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Thread: IMO 2011 (Problem 1)

  1. #1
    MHF Contributor FernandoRevilla's Avatar
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    IMO 2011 (Problem 1)

    Given any set $\displaystyle A=\{a_1,a_2,a_3,a_4\}$ of four distinct positive integers, we denote the sum $\displaystyle a_1+a_2+a_3+a_4$ by $\displaystyle s_A$. Let $\displaystyle n_A $ denote the number of pairs $\displaystyle (i, j)$ with $\displaystyle 1 \leq i < j \leq 4$ for which $\displaystyle a_i + a_j$ divides $\displaystyle s_A $. Find all sets $\displaystyle A$ of four distinct positive integers which achieve the largest possible value of $\displaystyle n_A$ .
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    Re: IMO 2011 (Problem 1)

    are i and j must be distinct
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    Re: IMO 2011 (Problem 1)

    Obviously $\displaystyle n_A \leq 6$.We may assume without loss of generality that $\displaystyle a_1 <a_2<a_3<a_4$.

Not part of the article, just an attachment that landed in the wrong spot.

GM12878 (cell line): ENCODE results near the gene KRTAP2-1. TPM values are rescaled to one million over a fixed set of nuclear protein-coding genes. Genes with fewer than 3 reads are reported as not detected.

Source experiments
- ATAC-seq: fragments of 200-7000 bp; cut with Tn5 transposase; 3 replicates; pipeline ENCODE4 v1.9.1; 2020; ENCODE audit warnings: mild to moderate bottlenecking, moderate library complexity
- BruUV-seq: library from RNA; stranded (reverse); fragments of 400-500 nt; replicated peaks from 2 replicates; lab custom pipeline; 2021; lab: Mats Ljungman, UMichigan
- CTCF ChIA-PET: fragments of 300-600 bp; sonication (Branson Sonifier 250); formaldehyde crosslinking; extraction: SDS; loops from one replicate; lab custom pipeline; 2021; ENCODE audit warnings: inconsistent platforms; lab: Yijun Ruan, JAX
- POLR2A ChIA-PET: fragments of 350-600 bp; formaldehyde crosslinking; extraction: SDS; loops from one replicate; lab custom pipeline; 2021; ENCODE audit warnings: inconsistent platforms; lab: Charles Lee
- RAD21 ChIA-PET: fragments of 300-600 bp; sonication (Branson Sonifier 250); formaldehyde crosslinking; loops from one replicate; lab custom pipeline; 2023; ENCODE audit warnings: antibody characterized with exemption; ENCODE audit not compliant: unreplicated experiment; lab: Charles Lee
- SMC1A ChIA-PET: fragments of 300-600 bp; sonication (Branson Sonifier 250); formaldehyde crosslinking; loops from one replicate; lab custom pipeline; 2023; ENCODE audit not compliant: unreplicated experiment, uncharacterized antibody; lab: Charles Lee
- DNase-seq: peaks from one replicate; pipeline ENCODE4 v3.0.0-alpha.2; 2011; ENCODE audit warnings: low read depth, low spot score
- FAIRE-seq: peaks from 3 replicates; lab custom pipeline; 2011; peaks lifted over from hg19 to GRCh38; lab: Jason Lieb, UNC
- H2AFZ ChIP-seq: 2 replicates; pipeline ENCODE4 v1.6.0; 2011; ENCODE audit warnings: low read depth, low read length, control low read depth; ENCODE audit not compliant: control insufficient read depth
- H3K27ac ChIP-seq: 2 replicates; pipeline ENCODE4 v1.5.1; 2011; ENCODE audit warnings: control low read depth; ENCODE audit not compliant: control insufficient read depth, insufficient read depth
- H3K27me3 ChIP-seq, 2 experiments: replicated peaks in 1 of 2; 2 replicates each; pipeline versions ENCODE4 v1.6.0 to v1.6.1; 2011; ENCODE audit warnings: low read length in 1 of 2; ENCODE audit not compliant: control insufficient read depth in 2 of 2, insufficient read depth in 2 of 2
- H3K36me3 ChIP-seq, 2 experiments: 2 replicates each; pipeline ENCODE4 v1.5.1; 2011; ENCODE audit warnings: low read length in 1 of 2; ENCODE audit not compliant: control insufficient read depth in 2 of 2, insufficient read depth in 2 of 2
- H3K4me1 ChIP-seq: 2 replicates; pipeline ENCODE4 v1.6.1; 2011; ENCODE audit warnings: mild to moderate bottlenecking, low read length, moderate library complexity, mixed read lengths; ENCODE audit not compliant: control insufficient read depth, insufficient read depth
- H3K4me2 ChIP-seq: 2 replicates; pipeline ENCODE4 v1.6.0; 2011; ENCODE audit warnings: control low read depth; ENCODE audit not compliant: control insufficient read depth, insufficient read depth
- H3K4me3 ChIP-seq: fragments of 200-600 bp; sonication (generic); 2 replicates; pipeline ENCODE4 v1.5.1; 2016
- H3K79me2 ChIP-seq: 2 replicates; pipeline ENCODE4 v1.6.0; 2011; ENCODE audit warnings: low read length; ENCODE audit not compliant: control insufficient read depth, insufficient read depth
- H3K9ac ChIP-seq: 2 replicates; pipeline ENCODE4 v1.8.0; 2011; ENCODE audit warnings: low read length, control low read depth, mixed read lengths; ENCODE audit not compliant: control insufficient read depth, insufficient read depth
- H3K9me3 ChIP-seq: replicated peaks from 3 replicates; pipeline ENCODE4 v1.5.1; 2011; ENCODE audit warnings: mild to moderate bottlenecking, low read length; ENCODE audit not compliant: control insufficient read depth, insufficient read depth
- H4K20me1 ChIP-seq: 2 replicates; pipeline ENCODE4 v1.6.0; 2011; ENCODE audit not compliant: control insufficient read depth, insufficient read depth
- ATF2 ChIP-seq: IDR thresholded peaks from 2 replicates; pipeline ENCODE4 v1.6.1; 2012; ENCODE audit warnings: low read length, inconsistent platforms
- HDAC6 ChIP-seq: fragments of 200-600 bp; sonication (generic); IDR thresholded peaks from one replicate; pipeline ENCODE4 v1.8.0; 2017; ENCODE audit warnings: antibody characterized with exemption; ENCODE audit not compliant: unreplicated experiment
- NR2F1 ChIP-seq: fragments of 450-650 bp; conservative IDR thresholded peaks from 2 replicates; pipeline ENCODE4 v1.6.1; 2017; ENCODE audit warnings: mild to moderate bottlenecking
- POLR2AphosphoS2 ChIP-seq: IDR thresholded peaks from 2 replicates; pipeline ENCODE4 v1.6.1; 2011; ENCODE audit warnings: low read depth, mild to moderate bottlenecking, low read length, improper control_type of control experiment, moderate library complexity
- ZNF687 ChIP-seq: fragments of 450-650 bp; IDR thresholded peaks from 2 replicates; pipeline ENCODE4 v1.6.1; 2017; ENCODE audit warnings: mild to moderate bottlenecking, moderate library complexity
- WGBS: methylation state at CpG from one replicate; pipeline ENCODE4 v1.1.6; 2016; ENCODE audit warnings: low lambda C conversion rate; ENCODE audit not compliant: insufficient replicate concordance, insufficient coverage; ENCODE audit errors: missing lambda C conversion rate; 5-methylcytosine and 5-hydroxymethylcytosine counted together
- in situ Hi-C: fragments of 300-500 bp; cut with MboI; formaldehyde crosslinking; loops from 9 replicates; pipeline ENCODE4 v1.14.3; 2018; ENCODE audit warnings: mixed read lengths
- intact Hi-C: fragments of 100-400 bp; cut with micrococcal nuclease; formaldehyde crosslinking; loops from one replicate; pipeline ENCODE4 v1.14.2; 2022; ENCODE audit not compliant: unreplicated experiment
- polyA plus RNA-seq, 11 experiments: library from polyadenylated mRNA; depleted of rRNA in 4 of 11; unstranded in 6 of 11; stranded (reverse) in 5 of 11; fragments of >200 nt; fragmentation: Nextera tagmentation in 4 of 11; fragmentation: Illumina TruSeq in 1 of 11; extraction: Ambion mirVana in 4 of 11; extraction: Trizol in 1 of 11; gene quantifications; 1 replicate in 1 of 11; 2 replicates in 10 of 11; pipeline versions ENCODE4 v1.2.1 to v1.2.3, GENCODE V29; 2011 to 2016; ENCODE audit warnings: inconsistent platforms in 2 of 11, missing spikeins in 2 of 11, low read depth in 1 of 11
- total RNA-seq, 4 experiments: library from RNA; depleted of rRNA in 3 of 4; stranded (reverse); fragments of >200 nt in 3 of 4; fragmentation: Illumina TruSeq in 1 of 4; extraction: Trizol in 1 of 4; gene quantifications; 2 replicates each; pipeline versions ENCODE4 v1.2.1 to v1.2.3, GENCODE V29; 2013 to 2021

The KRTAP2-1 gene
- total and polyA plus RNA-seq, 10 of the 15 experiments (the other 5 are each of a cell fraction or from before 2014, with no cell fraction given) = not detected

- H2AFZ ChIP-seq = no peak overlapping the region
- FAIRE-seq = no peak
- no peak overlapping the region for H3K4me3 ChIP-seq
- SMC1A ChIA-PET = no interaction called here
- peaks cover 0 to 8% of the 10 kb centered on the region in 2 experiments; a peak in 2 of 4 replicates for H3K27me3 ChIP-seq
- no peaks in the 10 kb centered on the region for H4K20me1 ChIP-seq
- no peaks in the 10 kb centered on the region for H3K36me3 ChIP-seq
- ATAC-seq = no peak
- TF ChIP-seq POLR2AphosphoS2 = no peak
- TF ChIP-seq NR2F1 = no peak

Well $\displaystyle (a_3+a_4)\nmid(a_1+a_2),(a_2+a_4)\nmid(a_1+a_3)$
    So $\displaystyle n_A\leq 4$;
    But either we have $\displaystyle a_1+a_4=a_2+a_3$or $\displaystyle n_A \leq3$
    In the first case we have $\displaystyle \left{\left\begin{matrix}
    \\ a_3+a_4=k_1(a_1+a_2)
    \\ a_1+a_4=a_2+a_3
    \\a_1+a_3=k_2(a_2+a_4)
    \end{matrix}\right\Leftrightarrow \left\{\begin{matrix}
    \\k_1a_1+k_1a_2-a_3-a_4=0
    \\ a_1-a_2-a_3+a_4=0
    \\a_1-k_2a_2+a_3-k_2a_4=0
    \end{matrix}\right \Leftrightarrow
    \left\{\begin{matrix}
    \\k_1a_1+k_1a_2-a_3=a_4
    \\ a_1-a_2-a_3=-a_4
    \\a_1-k_2a_2+a_3=k_2a_4
    \right\end{matrix}.$
    We note $\displaystyle a_4=\alpha$ and we have that $\displaystyle \frac{\begin{vmatrix}
    \alpha &k_1 &-1 \\
    -\alpha&-1 &-1 \\
    -k_2\alpha &-k_2 &1
    \end{vmatrix}}\left{\begin{vmatrix}
    k_1 &k-1 &-1 \\
    1&-1 &-1 \\
    1&-k_2 &1
    \right\end{vmatrix}}=a_1$ and so we find $\displaystyle a_2,a_3$depending on$\displaystyle \alpha$
    In this we had 4 pairs and all the solutions;
    In the second case we would have 3 pairs so it doesn't matter.
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